Yesterday evening Chris checked the rain gauge between our house and the red barn - it held three and a half inches of water.  This morning I checked it again - another two and a half inches had fallen.  After coffee and a bagel we put on wellies, jackets, and hats and walked down to the lower pasture where the creek was over flowing.  It is at least twice as wide now and the large boulders that lined the crossing are no longer visible.

Still curious - we walked down the lane to the dirt road and further to the blacktop where there is a low-water bridge about a mile away.  Actually it isn't as bad as expected but still overflowing with water.  Last year they cleaned the "whistles" or pipes that run beneath the cement and allow water to pass under the bridge.  Because Clear Creek is lined with gravel the whistles can easily be clogged when heavy rains erode the floor and banks of the creek.

If necessary we could possibly cross in our truck which has 4x4 or maybe use the big tractor to cross (which poses the question of what to do then?).  It's not necessary as far as I'm concerned.  I enjoy a little isolation.

For an update on knitting - while going to and from, and staying in, Memphis last week I finished four of the five repeats of Chart A on the Icarus Shawl in llama yarn.  It's going to be great!

Chris and I went to the Tulsa State Fair to see the knitting displays.  I won a blue ribbon for the Blue Silk Aeolian.  Sorry no photos - but we'll take some nice ones when I get it back home next week.

On the way to Memphis I was knitting away when Chris pulled over the van.

"Get out" he said.

"What? Why?" I asked.

"Just get out."

So - being the sort of trusting type I hopped out.  He didn't appear angry so I only worried a mild amount that I was being deposited on the side of a highway for knitting and not carrying my side of the conversation.

I love this guy!  He'd found a sign for me!

cross posted on

Monday, September 28, 2009

Heading South

Clear Creek Lavender is once again headed south to Memphis and the Pink Palace Festival.

Earlier this evening I reread a blog post from my personal blog written while we were in Memphis last year.  While I haven't practiced or perfected my southern drawl in the past year I am delighted to be going back to Memphis where being polite is natural and even the barbs are sugar-coated.

I asked Christopher tonight at dinner where we'd had the great ribs and since his memory for names is much better than mine he immediately said "Corky's".

MMmmm Corky's dry rub bar-b-que!

If you too are attending the Pink Palace Festival, be sure to stop by and say hello!

Vodka tonic anyone?

Sunday, September 13, 2009

Fall Festival kick off at Winfield!

Autumn is in the air here on the farm. The past week has been foggy, rainy, and mild in temperature. The second round of coreopsis is blooming as is the Munstead. Combine the changes in weather with the flurry of activity in the studio and surely you will know it's time for the Fall Season to begin!

First show up is the Walnut Valley Festival or as everyone refers to it "Winfield". Winfield is a festival like none other we attend. First - there's the camping. Land Rush was on September 10th but people began lining up for the land rush on August 20th. Yes - really! We know people who have been attending Winfield for twenty plus years, each year camping with the same crowd of twenty-thirty-forty families under a huge lighted peace sign.  There'll be jamming and laughing into the wee hours.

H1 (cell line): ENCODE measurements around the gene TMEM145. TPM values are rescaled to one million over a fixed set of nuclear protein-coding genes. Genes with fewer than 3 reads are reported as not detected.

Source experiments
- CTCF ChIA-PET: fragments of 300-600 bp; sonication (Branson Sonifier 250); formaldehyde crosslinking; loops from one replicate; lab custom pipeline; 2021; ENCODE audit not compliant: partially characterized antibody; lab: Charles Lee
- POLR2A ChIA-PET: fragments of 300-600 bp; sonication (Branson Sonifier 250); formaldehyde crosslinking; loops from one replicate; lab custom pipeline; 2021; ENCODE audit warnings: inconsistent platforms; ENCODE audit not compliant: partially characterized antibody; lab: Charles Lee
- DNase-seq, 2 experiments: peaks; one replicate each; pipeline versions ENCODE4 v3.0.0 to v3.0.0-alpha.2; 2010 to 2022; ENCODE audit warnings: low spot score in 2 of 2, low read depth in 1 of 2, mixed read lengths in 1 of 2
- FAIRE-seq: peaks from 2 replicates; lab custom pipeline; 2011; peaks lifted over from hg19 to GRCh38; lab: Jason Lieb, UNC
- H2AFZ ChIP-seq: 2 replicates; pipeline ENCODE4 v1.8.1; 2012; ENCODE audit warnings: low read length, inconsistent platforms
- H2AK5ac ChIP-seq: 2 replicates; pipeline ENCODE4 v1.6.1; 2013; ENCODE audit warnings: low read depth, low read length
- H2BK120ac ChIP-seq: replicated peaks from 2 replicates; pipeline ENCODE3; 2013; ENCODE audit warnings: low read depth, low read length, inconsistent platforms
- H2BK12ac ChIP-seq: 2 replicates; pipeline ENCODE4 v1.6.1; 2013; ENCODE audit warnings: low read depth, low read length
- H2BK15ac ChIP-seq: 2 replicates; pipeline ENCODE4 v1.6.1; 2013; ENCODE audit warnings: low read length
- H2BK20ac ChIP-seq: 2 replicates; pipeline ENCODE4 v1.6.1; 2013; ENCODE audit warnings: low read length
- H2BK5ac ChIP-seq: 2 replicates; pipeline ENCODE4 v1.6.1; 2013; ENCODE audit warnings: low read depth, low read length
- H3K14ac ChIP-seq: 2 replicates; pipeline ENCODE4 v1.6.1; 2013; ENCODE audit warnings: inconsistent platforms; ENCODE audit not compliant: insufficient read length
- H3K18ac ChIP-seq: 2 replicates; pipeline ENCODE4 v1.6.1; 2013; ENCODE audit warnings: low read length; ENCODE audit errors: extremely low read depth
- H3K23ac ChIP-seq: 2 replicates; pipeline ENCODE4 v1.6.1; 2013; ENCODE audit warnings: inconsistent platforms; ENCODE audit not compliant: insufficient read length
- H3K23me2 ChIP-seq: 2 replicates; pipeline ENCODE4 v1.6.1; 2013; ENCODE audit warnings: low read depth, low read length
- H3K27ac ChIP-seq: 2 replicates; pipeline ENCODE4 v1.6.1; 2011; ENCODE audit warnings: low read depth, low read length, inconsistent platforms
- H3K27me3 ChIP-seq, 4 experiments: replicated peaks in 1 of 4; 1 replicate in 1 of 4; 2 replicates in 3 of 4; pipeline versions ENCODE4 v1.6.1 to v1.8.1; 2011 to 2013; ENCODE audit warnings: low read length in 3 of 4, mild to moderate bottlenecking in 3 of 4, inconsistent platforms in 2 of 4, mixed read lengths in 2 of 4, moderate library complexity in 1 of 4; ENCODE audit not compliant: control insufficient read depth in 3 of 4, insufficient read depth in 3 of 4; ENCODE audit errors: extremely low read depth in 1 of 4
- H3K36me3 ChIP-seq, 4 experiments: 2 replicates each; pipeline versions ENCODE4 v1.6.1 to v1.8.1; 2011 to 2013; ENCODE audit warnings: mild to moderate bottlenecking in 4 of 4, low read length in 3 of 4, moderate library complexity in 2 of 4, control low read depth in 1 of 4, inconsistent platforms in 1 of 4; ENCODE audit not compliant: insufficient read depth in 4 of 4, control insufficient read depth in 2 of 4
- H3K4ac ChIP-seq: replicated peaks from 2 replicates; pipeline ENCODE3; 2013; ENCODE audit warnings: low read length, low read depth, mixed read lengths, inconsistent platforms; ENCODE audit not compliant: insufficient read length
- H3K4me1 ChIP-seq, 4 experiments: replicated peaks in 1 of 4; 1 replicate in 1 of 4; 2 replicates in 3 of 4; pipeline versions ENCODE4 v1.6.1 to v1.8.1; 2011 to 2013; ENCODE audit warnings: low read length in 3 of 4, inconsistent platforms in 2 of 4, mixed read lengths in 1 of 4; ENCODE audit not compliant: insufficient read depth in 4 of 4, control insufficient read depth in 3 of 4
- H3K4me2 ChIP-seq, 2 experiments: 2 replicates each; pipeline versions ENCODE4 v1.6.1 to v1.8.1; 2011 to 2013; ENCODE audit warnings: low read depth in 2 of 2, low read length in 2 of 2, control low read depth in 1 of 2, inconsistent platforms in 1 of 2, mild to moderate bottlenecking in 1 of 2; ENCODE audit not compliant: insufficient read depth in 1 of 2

Then there's the music - six official stages, plus a few more will give any attendee a chance to see and hear the music they enjoy. Small groups or duos traveling and singing on tour, big names that you recognize and of course the contests for flatpicking, dulcimer, fiddle and a few more. The next rising star may be competing. Heck Allison Krauss won in 1984!

And of course, there's the tie-dye. I've never seen more tie-dye in one place than Winfield, Kansas in September! It's crazy good! There are oodles of tie-dye vendors, along with the traditional crafts of jewelry, pottery, and you guessed it - lavender soap and sundries! You'll find us in the pavilion. Or most probably you'll find one of us in the pavilion and the other in the crowds enjoying some of the fantastic music Winfield has to offer this year. Come and say hello!

Wednesday, July 22, 2009

It's what's for lunch!

I love when the Armenian cucumbers show up at the farmers market. For a few short weeks each summer we have Chilled Cucumber Lavender Soup for lunch. It's the perfect cool lunch on a hot day and it's easily made ahead - even for several days worth.

You can click on the sidebar for more recipes using our culinary lavender products!

Chilled Cucumber Soup with Lavender

1 Armenian Cucumber, cubed
½ cup Plain Yogurt (unflavored)
1 + Tablespoon Extra Virgin Olive Oil
½ Tablespoon Clear Creek Lavender Salt

Cube cucumber and put in blender with olive oil and yogurt. Blend until smooth, add lavender salt and pulse briefly. Pour into small bowls and chill several hours. Just before dining swirl a teaspoon of olive oil or yogurt in the center of each serving.

Wednesday, July 08, 2009